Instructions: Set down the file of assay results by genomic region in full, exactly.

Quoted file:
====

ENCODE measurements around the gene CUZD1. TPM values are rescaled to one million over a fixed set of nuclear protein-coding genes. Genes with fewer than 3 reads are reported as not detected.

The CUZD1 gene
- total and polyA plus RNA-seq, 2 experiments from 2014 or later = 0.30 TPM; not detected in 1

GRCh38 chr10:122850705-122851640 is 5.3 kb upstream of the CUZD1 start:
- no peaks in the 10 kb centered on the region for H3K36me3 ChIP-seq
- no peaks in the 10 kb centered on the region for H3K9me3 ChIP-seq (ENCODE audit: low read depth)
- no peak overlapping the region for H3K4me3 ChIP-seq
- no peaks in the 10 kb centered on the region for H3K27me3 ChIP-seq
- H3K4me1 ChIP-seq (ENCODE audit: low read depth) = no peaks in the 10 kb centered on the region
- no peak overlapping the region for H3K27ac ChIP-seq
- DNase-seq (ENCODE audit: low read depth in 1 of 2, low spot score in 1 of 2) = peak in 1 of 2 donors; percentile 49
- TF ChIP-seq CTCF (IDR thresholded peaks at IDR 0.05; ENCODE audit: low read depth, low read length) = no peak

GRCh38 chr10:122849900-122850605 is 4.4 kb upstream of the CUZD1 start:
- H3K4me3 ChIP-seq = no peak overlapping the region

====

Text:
ENCODE measurements around the gene CUZD1. TPM values are rescaled to one million over a fixed set of nuclear protein-coding genes. Genes with fewer than 3 reads are reported as not detected.

The CUZD1 gene
- total and polyA plus RNA-seq, 2 experiments from 2014 or later = 0.30 TPM; not detected in 1

GRCh38 chr10:122850705-122851640 is 5.3 kb upstream of the CUZD1 start:
- no peaks in the 10 kb centered on the region for H3K36me3 ChIP-seq
- no peaks in the 10 kb centered on the region for H3K9me3 ChIP-seq (ENCODE audit: low read depth)
- no peak overlapping the region for H3K4me3 ChIP-seq
- no peaks in the 10 kb centered on the region for H3K27me3 ChIP-seq
- H3K4me1 ChIP-seq (ENCODE audit: low read depth) = no peaks in the 10 kb centered on the region
- no peak overlapping the region for H3K27ac ChIP-seq
- DNase-seq (ENCODE audit: low read depth in 1 of 2, low spot score in 1 of 2) = peak in 1 of 2 donors; percentile 49
- TF ChIP-seq CTCF (IDR thresholded peaks at IDR 0.05; ENCODE audit: low read depth, low read length) = no peak

GRCh38 chr10:122849900-122850605 is 4.4 kb upstream of the CUZD1 start:
- H3K4me3 ChIP-seq = no peak overlapping the region